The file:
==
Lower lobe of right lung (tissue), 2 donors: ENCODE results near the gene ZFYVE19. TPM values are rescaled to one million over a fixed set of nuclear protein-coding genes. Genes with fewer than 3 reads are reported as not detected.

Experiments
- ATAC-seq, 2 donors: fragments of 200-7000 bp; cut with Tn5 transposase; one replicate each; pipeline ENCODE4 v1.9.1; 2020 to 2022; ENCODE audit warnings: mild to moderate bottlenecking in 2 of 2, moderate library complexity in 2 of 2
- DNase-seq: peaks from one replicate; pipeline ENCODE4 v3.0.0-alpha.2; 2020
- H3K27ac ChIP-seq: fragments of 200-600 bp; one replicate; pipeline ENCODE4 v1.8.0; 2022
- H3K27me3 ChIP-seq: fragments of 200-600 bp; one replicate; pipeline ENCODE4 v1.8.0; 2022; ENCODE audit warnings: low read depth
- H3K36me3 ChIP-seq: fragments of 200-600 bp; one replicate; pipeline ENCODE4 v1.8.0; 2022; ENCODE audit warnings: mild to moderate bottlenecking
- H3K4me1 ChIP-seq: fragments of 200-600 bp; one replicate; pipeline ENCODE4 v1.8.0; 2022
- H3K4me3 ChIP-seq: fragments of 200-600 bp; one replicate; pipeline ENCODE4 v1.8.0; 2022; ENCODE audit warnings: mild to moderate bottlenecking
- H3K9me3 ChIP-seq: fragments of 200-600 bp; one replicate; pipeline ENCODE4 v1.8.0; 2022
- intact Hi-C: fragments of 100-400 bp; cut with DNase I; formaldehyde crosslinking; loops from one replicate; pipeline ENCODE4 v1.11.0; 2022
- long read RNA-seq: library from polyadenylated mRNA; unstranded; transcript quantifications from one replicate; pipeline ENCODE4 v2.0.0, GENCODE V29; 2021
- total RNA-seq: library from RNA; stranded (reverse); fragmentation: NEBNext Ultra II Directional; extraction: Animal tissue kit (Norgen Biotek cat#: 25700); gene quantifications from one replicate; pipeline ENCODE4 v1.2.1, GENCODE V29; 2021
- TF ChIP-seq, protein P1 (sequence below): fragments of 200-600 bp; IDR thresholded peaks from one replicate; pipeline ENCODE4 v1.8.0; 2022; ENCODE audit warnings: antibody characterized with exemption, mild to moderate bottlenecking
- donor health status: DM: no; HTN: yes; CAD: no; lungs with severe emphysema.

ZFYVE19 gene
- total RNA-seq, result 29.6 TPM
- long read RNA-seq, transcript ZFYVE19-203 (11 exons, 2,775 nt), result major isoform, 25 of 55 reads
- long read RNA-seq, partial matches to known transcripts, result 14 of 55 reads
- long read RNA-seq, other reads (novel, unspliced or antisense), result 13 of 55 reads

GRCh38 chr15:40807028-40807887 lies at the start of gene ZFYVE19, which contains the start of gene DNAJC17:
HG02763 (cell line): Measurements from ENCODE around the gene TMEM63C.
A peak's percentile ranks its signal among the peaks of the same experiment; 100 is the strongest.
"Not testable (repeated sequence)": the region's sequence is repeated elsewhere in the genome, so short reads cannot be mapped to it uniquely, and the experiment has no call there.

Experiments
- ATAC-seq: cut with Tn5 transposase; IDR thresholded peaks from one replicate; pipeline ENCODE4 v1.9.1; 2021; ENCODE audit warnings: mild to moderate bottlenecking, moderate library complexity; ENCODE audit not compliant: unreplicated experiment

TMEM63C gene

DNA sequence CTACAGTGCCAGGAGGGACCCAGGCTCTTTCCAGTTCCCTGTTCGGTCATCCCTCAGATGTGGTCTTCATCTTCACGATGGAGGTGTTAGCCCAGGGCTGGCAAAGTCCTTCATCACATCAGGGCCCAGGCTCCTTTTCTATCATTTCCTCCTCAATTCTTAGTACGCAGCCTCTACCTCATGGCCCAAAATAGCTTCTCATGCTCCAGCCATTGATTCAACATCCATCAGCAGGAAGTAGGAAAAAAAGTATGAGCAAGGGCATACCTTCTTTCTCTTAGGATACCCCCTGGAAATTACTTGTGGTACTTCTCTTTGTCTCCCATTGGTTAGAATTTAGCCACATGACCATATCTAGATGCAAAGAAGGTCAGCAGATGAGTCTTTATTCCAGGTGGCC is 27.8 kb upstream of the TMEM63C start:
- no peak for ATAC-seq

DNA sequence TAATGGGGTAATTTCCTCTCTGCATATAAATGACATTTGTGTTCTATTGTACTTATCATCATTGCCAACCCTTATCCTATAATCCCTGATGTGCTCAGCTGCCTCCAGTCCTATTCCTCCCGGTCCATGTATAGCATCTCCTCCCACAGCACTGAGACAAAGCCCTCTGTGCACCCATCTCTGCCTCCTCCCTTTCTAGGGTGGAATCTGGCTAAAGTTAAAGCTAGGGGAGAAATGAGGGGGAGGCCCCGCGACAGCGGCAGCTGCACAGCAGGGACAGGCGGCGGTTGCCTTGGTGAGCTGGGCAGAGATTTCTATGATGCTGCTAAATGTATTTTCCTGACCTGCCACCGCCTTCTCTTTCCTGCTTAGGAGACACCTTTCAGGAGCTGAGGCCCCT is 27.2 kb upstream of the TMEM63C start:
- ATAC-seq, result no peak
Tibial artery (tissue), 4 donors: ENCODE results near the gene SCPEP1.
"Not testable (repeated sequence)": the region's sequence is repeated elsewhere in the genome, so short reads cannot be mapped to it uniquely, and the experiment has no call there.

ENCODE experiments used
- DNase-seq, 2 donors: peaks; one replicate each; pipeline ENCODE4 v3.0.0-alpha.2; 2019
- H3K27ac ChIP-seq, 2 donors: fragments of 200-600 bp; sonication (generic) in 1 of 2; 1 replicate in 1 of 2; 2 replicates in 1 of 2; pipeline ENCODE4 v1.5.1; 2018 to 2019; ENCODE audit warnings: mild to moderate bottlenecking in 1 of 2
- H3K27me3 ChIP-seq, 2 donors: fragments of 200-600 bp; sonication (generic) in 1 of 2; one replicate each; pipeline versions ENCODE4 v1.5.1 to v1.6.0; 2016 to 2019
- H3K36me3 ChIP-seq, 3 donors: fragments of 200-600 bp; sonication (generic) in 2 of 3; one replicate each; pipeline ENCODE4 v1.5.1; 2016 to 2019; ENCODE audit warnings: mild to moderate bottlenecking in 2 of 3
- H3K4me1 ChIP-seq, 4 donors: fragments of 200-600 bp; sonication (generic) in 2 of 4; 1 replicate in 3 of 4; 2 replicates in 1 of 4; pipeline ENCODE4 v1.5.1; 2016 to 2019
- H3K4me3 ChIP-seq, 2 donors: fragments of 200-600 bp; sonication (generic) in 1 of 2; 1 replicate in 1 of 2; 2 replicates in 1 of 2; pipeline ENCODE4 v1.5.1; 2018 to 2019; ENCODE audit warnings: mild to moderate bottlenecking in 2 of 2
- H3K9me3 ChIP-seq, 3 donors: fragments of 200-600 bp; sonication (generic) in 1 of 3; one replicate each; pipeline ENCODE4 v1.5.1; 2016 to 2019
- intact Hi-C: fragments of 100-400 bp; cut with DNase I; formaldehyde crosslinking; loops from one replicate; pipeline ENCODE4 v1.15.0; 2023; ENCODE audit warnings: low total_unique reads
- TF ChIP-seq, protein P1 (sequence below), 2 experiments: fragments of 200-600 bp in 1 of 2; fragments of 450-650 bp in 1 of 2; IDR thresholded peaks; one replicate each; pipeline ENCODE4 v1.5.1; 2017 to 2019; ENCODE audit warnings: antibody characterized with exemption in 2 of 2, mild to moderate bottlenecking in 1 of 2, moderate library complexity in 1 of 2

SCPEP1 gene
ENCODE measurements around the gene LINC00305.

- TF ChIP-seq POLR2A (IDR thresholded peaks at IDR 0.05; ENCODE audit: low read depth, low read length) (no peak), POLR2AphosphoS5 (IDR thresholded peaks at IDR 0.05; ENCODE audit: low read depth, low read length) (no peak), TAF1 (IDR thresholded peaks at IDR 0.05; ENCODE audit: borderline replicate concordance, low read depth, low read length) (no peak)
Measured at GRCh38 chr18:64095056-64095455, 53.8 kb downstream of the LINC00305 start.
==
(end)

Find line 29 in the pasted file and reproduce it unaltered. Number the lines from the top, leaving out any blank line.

- no peak for ATAC-seq